FIG. 2 represents another system 10 manufactured according to the invention and designed for administering drug. In FIG. 2, system 10 is mounted on a drug receptor site 21, an arm of a human, for administering drug locally or systemically by absorption or drug penetration. System 10 is comprised of a non-toxic, laminate 12 surrounding and forming a half-circle shaped compartment, interior not shown, that contains an agent, or optionally a mixture of an agent and an osmotically effective compound. Laminate 12 is provided with a base ring 22 having a curvature that corresponds to the curvature of site 21 for securing system 10 to site 21. System 10 has a passageway positioned on its under surface, not shown, for releasing drug to site 21. Laminate 12 forms the under surface of system 10, which under surface is made of a semipermeable laminae forming material that is partially coated on its outer perimeter at base ring 22 with a thin layer of a non-toxic dermal-binding adhesive for holding system 10 on site 21. Moisture is drawn in from the body through semipermeable laminate 12. The half-circled surface of laminate 12 is made of a material that is substantially impermeable to fluid and substantially impermeable to agent to prevent loss of moisture that enters the compartment through the semipermeable laminated surface, and also to insure that all the agent is released through the passageway to site 21. System 10 is structured and operates as previously described and it administers drug at a controlled and continuous rate to site 21 for a prolonged period of time.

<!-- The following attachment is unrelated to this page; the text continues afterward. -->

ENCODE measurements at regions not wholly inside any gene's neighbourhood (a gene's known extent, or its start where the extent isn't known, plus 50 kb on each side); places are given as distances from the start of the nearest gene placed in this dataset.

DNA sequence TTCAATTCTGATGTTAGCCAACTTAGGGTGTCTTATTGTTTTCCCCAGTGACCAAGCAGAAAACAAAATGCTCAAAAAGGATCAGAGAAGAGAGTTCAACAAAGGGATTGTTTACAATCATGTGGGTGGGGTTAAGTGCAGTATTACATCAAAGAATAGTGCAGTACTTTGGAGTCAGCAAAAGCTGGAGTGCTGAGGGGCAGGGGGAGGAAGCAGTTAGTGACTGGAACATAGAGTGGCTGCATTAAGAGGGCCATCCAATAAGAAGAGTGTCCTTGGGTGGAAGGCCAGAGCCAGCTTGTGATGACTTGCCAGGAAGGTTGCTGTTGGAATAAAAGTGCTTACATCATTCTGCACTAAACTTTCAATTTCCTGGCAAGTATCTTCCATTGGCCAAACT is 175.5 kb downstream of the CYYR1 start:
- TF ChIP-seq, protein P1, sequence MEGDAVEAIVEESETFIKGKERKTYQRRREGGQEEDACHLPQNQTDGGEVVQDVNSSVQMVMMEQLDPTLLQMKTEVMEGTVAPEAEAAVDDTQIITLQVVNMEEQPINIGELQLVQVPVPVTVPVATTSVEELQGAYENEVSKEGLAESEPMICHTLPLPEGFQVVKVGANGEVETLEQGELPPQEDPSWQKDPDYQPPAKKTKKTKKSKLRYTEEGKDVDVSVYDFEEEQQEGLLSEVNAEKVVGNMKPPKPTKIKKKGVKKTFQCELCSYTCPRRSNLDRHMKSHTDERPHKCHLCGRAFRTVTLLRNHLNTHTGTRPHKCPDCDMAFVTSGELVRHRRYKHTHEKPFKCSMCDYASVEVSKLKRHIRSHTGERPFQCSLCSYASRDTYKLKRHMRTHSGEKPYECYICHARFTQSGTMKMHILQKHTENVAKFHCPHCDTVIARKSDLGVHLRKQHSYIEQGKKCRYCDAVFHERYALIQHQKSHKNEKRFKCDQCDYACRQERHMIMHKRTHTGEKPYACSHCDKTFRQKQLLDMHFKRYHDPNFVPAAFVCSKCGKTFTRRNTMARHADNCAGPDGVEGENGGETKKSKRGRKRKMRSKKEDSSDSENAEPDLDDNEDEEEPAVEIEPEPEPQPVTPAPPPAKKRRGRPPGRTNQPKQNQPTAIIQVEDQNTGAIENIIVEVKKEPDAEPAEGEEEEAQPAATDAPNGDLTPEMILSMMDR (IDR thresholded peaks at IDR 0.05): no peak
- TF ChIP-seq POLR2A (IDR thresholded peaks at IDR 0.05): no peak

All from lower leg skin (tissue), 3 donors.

FIG. 3 shows an osmotic system 10 designed for placement in a vagina. System 10 has an elongated, cylindrical, self-sustaining shape with a rounded lead end 23 and it is equipped with a manually controlled cord 24 for easily removing system 10 from a vagina. System 10 is structurally identical with system 10 as described above and it also operates in a like manner. System 10 of FIG. 3 in one embodiment contains a drug designed for absorption by the vaginal mucosa to produce a local or systemic effect, and in another embodiment, it contains an odor reductant that emits an odor counteracting scent or fragrence in the vagina.
Referring to FIG. 4, an ocular therapeutic system 10 is seen in an eye 25 for administering drug at an osmotically metered dosage rate thereto. In FIG. 4, eye 25 is comprised of an upper eyelid 26 with eyelashes 27 and lower eyelid 28 with eyelashs 29. Eye 25 anatomically is comprised of an eyeball 30 covered for the greater part by sclera 31 and at its center area by cornea 32. Eyelids 26 and 28 are lined with an epithelial membrane or palpebral conjuctiva, and sclera 31 is lined with a bulbar conjunctiva that covers the exposed surface of eyeball 30. Cornea 32 is covered with a transparent epithelial membrane. The portion of the palpebral conjunctiva which lines upper eyelid 26 and the underlying portion of the bulbar conjunctiva defines an upper cul-de-sac, while that portion of the palpebral conjunctiva which lines lower eyelid 28 and the underlying portion of the bulbar conjunctiva defines a lower cul-de-sac. Ocular, osmotic system 10, seen in broken lines, is designed for placement in the upper or lower cul-de-sac. System 10 is seen in the lower cul-de-sac and it is held in place by the natural pressure of lower eyelid 28. System 10 contains an ophthalmic drug for release to eye 25 at a controlled and continuous rate over a prolonged period of time.